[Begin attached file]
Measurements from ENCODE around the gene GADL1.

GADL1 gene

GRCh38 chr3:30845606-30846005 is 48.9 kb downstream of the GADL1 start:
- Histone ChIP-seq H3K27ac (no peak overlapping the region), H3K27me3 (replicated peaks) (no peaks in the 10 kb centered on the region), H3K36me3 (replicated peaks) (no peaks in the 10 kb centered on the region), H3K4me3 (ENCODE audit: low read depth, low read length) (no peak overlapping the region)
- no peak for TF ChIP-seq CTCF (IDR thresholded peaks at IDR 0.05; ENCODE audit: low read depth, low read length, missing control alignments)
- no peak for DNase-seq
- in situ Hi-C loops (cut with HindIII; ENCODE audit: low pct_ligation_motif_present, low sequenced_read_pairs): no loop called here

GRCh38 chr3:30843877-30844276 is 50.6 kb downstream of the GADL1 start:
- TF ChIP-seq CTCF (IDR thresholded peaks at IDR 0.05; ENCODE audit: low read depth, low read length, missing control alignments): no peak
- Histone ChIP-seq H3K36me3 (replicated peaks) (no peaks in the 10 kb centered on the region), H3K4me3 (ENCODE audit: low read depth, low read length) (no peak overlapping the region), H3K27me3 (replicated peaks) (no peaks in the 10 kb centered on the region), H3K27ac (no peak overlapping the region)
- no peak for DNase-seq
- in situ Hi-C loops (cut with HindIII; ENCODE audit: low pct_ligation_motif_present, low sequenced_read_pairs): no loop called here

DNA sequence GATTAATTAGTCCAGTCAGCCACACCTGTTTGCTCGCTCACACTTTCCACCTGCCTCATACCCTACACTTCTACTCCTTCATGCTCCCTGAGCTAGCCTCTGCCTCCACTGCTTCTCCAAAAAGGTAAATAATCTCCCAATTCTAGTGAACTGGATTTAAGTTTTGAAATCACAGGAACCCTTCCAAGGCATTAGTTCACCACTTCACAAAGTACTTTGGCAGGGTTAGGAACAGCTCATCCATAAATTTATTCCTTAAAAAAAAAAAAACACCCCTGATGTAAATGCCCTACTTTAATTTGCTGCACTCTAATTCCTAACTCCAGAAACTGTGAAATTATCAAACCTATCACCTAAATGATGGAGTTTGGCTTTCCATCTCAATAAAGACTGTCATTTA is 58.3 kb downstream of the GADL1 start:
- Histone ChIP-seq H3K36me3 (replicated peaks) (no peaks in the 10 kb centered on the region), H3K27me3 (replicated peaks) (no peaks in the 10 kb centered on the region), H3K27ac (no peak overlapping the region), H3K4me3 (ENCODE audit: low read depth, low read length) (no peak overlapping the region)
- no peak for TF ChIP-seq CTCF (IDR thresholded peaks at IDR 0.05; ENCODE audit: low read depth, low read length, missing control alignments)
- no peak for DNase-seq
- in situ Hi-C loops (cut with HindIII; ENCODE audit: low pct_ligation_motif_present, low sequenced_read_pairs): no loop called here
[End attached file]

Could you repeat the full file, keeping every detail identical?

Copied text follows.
Measurements from ENCODE around the gene GADL1.

GADL1 gene

GRCh38 chr3:30845606-30846005 is 48.9 kb downstream of the GADL1 start:
- Histone ChIP-seq H3K27ac (no peak overlapping the region), H3K27me3 (replicated peaks) (no peaks in the 10 kb centered on the region), H3K36me3 (replicated peaks) (no peaks in the 10 kb centered on the region), H3K4me3 (ENCODE audit: low read depth, low read length) (no peak overlapping the region)
- no peak for TF ChIP-seq CTCF (IDR thresholded peaks at IDR 0.05; ENCODE audit: low read depth, low read length, missing control alignments)
- no peak for DNase-seq
- in situ Hi-C loops (cut with HindIII; ENCODE audit: low pct_ligation_motif_present, low sequenced_read_pairs): no loop called here

GRCh38 chr3:30843877-30844276 is 50.6 kb downstream of the GADL1 start:
- TF ChIP-seq CTCF (IDR thresholded peaks at IDR 0.05; ENCODE audit: low read depth, low read length, missing control alignments): no peak
- Histone ChIP-seq H3K36me3 (replicated peaks) (no peaks in the 10 kb centered on the region), H3K4me3 (ENCODE audit: low read depth, low read length) (no peak overlapping the region), H3K27me3 (replicated peaks) (no peaks in the 10 kb centered on the region), H3K27ac (no peak overlapping the region)
- no peak for DNase-seq
- in situ Hi-C loops (cut with HindIII; ENCODE audit: low pct_ligation_motif_present, low sequenced_read_pairs): no loop called here

DNA sequence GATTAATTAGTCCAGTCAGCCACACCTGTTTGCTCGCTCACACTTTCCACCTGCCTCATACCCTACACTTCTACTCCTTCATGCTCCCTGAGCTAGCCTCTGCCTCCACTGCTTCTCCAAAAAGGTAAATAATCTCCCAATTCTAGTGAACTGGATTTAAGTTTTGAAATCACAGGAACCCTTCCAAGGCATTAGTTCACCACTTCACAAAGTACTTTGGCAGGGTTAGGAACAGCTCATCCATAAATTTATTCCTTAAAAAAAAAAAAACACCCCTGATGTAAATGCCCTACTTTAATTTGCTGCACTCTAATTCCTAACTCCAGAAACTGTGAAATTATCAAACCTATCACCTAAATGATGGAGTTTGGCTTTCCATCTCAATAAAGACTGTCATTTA is 58.3 kb downstream of the GADL1 start:
- Histone ChIP-seq H3K36me3 (replicated peaks) (no peaks in the 10 kb centered on the region), H3K27me3 (replicated peaks) (no peaks in the 10 kb centered on the region), H3K27ac (no peak overlapping the region), H3K4me3 (ENCODE audit: low read depth, low read length) (no peak overlapping the region)
- no peak for TF ChIP-seq CTCF (IDR thresholded peaks at IDR 0.05; ENCODE audit: low read depth, low read length, missing control alignments)
- no peak for DNase-seq
- in situ Hi-C loops (cut with HindIII; ENCODE audit: low pct_ligation_motif_present, low sequenced_read_pairs): no loop called here